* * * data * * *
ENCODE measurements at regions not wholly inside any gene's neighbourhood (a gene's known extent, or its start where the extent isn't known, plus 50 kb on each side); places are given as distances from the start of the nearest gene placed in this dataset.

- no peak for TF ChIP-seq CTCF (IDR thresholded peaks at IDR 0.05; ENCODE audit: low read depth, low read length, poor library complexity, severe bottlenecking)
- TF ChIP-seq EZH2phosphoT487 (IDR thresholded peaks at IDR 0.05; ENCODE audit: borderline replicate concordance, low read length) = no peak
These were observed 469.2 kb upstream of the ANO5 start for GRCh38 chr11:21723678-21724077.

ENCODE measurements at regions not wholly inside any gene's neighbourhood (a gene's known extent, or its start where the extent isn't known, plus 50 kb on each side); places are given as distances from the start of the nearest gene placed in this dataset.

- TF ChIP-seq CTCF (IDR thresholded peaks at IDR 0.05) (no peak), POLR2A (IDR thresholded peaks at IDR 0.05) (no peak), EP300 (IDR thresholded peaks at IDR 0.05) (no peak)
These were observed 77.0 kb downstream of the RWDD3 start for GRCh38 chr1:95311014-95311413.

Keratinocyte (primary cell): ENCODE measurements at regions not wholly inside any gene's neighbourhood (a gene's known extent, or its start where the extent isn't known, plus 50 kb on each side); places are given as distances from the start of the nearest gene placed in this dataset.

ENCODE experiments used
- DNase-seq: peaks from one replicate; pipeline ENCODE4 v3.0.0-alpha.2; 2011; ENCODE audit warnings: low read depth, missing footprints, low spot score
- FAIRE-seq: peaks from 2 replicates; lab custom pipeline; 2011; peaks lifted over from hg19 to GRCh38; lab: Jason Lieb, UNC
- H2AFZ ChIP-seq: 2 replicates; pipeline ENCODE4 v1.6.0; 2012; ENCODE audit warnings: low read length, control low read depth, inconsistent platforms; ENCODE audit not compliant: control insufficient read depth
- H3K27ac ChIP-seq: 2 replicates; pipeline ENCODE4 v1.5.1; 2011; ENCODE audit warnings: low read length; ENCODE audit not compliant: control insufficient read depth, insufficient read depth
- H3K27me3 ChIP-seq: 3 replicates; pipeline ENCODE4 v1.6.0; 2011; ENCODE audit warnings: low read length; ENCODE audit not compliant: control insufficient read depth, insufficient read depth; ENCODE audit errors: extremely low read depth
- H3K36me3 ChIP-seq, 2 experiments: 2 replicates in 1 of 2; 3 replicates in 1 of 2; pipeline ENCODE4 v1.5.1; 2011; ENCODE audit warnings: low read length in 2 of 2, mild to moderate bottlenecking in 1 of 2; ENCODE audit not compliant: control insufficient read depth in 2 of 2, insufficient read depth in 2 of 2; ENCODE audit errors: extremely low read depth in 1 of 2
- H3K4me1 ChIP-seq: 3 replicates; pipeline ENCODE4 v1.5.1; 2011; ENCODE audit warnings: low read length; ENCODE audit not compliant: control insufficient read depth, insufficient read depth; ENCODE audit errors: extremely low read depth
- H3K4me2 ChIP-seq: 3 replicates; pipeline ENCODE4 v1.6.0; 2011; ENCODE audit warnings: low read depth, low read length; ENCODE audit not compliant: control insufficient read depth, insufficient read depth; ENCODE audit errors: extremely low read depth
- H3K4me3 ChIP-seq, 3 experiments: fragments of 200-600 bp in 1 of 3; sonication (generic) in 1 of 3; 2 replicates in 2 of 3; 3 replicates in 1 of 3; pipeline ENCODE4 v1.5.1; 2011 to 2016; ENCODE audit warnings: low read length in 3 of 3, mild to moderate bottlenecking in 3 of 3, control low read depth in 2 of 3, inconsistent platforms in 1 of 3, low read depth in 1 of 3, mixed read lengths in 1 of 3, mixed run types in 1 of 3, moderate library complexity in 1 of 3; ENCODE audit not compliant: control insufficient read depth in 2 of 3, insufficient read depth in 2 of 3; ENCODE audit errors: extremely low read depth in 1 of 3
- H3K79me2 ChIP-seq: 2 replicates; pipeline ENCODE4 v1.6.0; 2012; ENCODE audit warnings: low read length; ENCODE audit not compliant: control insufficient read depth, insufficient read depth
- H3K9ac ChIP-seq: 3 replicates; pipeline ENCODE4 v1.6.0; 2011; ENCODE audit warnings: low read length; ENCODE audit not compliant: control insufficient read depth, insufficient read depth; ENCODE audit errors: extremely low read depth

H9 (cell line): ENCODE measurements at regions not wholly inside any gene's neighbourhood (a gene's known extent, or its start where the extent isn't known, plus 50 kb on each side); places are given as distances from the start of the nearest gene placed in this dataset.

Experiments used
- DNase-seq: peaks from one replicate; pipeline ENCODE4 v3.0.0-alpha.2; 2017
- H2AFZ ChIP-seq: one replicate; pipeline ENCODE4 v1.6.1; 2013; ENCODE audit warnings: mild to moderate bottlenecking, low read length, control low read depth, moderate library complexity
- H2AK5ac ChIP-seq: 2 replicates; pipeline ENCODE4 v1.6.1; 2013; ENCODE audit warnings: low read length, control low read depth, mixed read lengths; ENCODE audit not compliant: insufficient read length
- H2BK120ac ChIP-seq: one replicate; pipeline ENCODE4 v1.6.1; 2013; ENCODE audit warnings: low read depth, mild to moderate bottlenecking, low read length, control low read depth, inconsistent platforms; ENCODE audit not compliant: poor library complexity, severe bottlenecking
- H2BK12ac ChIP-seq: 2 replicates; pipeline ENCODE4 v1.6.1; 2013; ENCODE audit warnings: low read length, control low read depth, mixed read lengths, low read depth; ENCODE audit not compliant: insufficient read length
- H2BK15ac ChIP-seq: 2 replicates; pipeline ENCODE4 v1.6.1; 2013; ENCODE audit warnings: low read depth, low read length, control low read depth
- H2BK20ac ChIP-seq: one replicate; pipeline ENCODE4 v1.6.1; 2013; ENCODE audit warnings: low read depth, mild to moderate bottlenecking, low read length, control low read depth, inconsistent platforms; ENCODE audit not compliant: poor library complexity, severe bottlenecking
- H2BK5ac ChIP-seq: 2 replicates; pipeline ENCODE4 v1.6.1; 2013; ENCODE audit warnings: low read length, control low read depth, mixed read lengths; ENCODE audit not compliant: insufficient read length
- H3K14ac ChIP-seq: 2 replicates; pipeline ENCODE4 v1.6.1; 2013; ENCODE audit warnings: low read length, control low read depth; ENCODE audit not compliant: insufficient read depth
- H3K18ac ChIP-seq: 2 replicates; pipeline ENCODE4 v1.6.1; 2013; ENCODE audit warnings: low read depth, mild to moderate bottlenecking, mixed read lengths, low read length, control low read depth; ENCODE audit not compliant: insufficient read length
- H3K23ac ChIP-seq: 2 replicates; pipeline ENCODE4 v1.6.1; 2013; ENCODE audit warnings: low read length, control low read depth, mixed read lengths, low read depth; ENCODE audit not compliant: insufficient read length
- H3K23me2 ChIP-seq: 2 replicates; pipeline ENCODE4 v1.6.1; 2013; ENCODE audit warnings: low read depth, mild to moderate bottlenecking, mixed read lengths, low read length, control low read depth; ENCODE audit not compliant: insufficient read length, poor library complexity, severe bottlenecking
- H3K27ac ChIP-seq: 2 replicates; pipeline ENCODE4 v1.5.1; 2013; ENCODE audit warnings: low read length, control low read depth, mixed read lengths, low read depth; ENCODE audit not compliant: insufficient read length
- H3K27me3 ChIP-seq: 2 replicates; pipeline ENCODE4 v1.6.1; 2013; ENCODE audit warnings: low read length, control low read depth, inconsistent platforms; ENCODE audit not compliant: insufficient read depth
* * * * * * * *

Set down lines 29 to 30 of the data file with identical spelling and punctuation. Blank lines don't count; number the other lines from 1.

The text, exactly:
- H2BK20ac ChIP-seq: one replicate; pipeline ENCODE4 v1.6.1; 2013; ENCODE audit warnings: low read depth, mild to moderate bottlenecking, low read length, control low read depth, inconsistent platforms; ENCODE audit not compliant: poor library complexity, severe bottlenecking
- H2BK5ac ChIP-seq: 2 replicates; pipeline ENCODE4 v1.6.1; 2013; ENCODE audit warnings: low read length, control low read depth, mixed read lengths; ENCODE audit not compliant: insufficient read length